Relaxed visiting rules take effect at B.C. long-term care facilities

·4 min read
A woman waves to her brother through his window at the George Pearson extended care facility in Vancouver in December, 2020. As of April 1, 2021, rules for visitors at long term care facilities are being relaxed to allow more visitors, and contact with residents. (Ben Nelms/CBC - image credit)
A woman waves to her brother through his window at the George Pearson extended care facility in Vancouver in December, 2020. As of April 1, 2021, rules for visitors at long term care facilities are being relaxed to allow more visitors, and contact with residents. (Ben Nelms/CBC - image credit)

Peg Montgomery has seen her 92-year-old father twice since the pandemic began. He's living at a West Vancouver care home with severe dementia, and Montgomery lives in Ladysmith on Vancouver Island.

Her local sister has been the designated visitor, making weekly trips to the long-term care (LTC) home, but for Montgomery, the experience has been frustrating and upsetting.

"When COVID first hit, I could only see him through a window, and the window had checkered glass, so he couldn't really see me. He couldn't hear me," she said.

Last summer Montgomery was allowed to visit her father in the same room, but at a distance.

Beginning Thursday, the B.C. Centre for Disease Control (BCCDC) is changing its rules for LTC visitors, significantly relaxing certain rules, including the one that banned any contact with residents.

Now family and friends can touch their loved ones, while taking health precautions like wearing a mask and sanitizing hands.

And for people like Montgomery who weren't the single designated visitor, the rule changes mean they can easily book visits and spend time with their parents.

"I'm really excited about seeing him. And you know, he's getting on. It could be one of the last times I'll see him, but just seeing him and being with him will be wonderful," she said, adding that she booked the earliest visit time she could — Thursday at 10:30 a.m.

'She means the world to me'

Leah McSween has been in a similar situation; her sister has been the regular visitor, and while McSween has had daily phone calls with her 97-year-old mother who's living at Lynn Valley Care Centre, she hasn't seen her in 14 months.

"I told her, 'I won't be calling you tomorrow, I'll be coming over to see you,'" she said on Wednesday.

"I pray to God faithfully, and I've said so many prayers that I get to see Mom again before she passes away, you know, so I guess my prayers have been answered," said McSween. "She means the world to me."

For LTC operators, the new rules are a welcome change as well.

"It's going to make a huge difference to the workers, the people that live here, and of course the family members," said Dan Levitt, executive director of Tabor Village in Abbotsford and adjunct professor in gerontology at SFU.

Tabor Village was among the hardest hit long-term care homes, with an outbreak that left 150 residents and staff with COVID-19. Twenty-six people died.

A man visits his 94-year-old mother, who tested positive for COVID-19 at the Tabor Home assisted living centre in Abbotsford, B.C., in November, 2020.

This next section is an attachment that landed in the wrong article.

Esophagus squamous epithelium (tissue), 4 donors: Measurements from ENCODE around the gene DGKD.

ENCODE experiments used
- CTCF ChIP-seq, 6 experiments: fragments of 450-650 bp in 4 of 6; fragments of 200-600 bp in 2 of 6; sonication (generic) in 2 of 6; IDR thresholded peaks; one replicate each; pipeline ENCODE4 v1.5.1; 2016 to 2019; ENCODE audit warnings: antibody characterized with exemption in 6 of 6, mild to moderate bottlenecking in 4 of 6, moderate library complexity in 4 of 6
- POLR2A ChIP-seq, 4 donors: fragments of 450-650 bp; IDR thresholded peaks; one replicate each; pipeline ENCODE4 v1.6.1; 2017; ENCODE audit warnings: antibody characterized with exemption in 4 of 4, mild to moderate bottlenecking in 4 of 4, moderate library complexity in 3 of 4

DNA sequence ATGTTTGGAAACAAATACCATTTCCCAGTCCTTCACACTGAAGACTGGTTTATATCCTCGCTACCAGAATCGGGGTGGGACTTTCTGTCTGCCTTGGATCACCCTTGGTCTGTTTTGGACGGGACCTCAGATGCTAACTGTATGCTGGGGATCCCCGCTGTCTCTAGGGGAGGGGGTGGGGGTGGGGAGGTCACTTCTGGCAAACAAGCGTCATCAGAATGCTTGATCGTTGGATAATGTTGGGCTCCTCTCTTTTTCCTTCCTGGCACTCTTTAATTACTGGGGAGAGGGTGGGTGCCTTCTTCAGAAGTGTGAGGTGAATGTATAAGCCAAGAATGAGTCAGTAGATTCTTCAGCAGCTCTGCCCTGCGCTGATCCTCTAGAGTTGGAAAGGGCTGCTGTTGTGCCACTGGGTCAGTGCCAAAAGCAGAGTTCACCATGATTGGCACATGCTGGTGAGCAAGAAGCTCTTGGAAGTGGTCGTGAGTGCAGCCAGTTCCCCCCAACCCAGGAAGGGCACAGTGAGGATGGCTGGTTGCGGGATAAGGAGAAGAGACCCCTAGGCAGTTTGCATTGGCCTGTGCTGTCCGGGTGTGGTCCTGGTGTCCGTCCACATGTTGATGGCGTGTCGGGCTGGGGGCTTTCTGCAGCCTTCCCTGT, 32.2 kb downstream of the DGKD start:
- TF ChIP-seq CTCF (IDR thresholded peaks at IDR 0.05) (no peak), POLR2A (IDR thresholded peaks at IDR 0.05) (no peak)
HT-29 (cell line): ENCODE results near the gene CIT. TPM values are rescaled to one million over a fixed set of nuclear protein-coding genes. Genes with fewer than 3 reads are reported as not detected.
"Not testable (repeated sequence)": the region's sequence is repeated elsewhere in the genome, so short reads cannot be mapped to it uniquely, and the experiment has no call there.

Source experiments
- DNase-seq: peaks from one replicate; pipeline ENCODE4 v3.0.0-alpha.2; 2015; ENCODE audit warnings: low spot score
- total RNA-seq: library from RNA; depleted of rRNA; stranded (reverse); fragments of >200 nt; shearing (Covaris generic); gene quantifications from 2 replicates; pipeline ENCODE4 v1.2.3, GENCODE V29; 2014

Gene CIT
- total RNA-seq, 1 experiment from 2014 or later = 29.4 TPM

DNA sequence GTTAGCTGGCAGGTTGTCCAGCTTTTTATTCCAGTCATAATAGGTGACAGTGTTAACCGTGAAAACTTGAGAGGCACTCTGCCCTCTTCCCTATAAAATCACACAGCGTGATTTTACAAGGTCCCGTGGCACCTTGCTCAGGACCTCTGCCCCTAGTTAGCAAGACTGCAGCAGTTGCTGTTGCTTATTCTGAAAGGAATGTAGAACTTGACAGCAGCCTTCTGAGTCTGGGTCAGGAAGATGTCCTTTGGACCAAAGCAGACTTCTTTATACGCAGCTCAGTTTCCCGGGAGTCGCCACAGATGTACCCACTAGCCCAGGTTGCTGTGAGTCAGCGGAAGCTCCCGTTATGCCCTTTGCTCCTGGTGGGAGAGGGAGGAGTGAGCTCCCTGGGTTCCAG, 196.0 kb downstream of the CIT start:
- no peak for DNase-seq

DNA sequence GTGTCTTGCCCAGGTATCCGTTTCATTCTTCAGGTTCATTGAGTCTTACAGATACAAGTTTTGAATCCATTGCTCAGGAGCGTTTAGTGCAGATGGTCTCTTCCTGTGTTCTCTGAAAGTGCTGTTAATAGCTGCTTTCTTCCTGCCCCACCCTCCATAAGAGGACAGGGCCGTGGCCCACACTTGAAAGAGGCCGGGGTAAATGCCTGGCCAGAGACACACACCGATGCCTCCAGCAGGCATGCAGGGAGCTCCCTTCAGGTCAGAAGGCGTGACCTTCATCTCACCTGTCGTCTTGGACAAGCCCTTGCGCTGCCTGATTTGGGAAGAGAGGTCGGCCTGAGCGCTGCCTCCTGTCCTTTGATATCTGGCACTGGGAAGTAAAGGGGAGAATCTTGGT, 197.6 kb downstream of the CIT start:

A man visits his 94-year-old mother, who tested positive for COVID-19 at the Tabor Home assisted living centre in Abbotsford, B.C., in November, 2020. (Ben Nelms/CBC)

But now, according to Levitt, the vaccination campaign is going reasonably well, and most residents and staff have had their shots. He said there are now no known active COVID-19 cases at the facility.

He said he's looking forward to families taking their loved ones out for a walk, a drive, or even a sleepover if they like, but he says it's the return of the human touch that will make the most difference for some residents.

"Imagine you live alone, you're spending most of your time in one bedroom. During outbreaks you're spending weeks, sometimes months on end in one bedroom," said Levitt. "Finally someone comes into your room and touches you for a reason that isn't a medical or clinical reason."

Visitors might notice decline in loved ones

Provincial seniors' advocate Isobel McKenzie cautioned that there is a high likelihood visitors will notice a physical and cognitive decline in their loved ones.

She said any changes would not have been potentially as shocking had they been able to visit over the past year, as they tend to happen gradually.

"It might seem very dramatic, so I think people have to be prepared for that," said Mackenzie, speaking Thursday on CBC's The Early Edition.

Under the new rules, two adults and a child can visit at the same time and there are no longer restrictions on frequency or duration of visits.

Visits need to be booked in advance and tracked for contact tracing purposes. There are still regular COVID-19 protocols like screening for illness, mandatory mask use and hand sanitation.

Visits at a residence will be suspended if there's an outbreak, according to the BCCDC.

Terry Lake, B.C. Care Providers Association CEO, is asking visitors to work diligently with LTC operators to keep the facilities virus free.

"Please work with the care home operator to schedule your visit time, and observe rules meant to protect all residents, staff and visitors," said Lake in a statement.

"We recognize the profound grief and loss experienced by families with loved ones in care over the past year. Staff have been working tirelessly to keep residents safe and want to ensure that continues to happen," added Lake.

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